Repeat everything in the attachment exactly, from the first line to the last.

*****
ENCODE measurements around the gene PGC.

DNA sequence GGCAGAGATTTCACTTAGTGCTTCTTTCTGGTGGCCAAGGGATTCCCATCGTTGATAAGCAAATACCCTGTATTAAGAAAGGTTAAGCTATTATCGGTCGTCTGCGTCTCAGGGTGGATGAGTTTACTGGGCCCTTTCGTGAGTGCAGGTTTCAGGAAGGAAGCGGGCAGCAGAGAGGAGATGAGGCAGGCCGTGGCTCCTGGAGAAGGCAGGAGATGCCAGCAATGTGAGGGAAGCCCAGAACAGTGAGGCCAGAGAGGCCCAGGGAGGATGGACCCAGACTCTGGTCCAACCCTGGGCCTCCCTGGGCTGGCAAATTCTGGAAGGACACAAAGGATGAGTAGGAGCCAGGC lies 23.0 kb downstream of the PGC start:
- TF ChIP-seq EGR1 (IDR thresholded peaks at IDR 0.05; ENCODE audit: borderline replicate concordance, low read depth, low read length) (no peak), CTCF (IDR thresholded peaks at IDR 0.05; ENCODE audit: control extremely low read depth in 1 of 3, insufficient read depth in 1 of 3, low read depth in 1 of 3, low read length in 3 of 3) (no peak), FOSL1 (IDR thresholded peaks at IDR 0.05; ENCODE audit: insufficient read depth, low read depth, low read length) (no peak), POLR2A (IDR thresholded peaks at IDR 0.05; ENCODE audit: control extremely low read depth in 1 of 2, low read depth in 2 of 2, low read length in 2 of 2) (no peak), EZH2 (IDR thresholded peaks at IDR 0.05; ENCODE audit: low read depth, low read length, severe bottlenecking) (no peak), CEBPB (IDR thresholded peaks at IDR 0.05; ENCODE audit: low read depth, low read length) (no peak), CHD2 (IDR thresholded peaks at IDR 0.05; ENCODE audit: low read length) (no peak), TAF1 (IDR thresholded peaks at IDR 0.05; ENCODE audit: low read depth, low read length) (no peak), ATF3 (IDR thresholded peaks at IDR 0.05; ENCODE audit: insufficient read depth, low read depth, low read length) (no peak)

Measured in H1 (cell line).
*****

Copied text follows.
ENCODE measurements around the gene PGC.

DNA sequence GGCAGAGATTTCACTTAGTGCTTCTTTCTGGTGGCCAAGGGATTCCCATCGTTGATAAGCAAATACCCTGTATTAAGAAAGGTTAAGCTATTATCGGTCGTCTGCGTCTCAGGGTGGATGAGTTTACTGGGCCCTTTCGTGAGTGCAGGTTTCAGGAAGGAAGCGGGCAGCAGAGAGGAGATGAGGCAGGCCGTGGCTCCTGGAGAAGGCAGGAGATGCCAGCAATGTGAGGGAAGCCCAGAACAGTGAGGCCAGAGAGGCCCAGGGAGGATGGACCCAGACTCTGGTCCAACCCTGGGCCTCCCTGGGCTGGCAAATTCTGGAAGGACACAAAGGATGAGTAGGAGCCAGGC lies 23.0 kb downstream of the PGC start:
- TF ChIP-seq EGR1 (IDR thresholded peaks at IDR 0.05; ENCODE audit: borderline replicate concordance, low read depth, low read length) (no peak), CTCF (IDR thresholded peaks at IDR 0.05; ENCODE audit: control extremely low read depth in 1 of 3, insufficient read depth in 1 of 3, low read depth in 1 of 3, low read length in 3 of 3) (no peak), FOSL1 (IDR thresholded peaks at IDR 0.05; ENCODE audit: insufficient read depth, low read depth, low read length) (no peak), POLR2A (IDR thresholded peaks at IDR 0.05; ENCODE audit: control extremely low read depth in 1 of 2, low read depth in 2 of 2, low read length in 2 of 2) (no peak), EZH2 (IDR thresholded peaks at IDR 0.05; ENCODE audit: low read depth, low read length, severe bottlenecking) (no peak), CEBPB (IDR thresholded peaks at IDR 0.05; ENCODE audit: low read depth, low read length) (no peak), CHD2 (IDR thresholded peaks at IDR 0.05; ENCODE audit: low read length) (no peak), TAF1 (IDR thresholded peaks at IDR 0.05; ENCODE audit: low read depth, low read length) (no peak), ATF3 (IDR thresholded peaks at IDR 0.05; ENCODE audit: insufficient read depth, low read depth, low read length) (no peak)

Measured in H1 (cell line).